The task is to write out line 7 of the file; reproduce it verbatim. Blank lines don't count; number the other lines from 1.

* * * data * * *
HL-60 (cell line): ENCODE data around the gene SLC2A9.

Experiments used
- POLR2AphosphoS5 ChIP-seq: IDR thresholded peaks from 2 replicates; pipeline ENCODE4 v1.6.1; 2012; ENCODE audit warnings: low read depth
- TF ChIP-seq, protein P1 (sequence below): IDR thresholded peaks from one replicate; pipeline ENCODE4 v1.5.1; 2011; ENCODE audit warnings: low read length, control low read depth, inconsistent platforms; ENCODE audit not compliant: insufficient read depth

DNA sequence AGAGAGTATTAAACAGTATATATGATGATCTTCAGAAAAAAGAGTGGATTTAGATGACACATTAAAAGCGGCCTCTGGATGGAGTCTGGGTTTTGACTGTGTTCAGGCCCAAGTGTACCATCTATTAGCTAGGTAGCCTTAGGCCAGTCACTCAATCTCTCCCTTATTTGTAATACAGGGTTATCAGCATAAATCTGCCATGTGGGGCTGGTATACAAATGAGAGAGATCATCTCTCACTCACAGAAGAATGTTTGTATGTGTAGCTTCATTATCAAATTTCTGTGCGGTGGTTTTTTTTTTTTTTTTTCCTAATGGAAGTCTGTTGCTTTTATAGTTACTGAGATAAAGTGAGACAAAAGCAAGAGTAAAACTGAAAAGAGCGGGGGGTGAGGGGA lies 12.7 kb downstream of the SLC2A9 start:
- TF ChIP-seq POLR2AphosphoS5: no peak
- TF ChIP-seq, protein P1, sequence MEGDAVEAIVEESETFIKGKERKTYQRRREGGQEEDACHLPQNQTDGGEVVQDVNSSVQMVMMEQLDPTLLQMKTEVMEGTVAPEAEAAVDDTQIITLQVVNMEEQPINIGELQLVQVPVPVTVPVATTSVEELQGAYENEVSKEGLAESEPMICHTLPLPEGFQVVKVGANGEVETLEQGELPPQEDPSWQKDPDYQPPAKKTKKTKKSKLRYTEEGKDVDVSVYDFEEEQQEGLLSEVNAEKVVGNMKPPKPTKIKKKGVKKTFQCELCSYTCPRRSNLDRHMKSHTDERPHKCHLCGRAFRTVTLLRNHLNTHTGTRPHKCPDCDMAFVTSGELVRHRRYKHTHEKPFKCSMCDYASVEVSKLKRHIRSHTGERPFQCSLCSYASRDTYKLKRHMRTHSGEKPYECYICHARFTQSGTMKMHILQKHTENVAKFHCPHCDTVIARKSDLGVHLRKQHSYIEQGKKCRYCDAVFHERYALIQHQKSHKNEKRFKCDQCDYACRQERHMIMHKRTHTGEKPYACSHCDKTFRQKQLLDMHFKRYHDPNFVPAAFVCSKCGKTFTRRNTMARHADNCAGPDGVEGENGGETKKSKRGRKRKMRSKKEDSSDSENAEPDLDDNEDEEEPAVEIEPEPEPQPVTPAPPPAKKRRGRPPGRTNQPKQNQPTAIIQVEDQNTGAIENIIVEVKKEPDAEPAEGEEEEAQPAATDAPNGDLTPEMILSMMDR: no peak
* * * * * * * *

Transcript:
- TF ChIP-seq, protein P1, sequence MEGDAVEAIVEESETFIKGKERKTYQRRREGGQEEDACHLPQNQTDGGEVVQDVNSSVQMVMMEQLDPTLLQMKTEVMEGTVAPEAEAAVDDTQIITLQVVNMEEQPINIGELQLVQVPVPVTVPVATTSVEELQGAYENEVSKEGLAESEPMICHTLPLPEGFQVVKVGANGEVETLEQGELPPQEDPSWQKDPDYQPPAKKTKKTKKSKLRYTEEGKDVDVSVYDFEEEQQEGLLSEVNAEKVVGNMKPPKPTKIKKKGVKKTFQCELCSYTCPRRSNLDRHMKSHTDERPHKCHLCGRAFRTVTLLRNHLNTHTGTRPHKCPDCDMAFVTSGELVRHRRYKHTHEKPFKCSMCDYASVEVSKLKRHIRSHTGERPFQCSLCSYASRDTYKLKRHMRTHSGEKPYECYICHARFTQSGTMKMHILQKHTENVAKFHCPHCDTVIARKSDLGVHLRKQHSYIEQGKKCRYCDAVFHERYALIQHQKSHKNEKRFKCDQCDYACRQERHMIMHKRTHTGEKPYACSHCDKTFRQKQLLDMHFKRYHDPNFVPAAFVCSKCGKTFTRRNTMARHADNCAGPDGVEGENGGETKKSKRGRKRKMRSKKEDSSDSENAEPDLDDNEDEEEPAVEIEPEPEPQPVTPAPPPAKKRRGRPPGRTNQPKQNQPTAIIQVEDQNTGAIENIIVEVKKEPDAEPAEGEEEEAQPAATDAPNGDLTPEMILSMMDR: no peak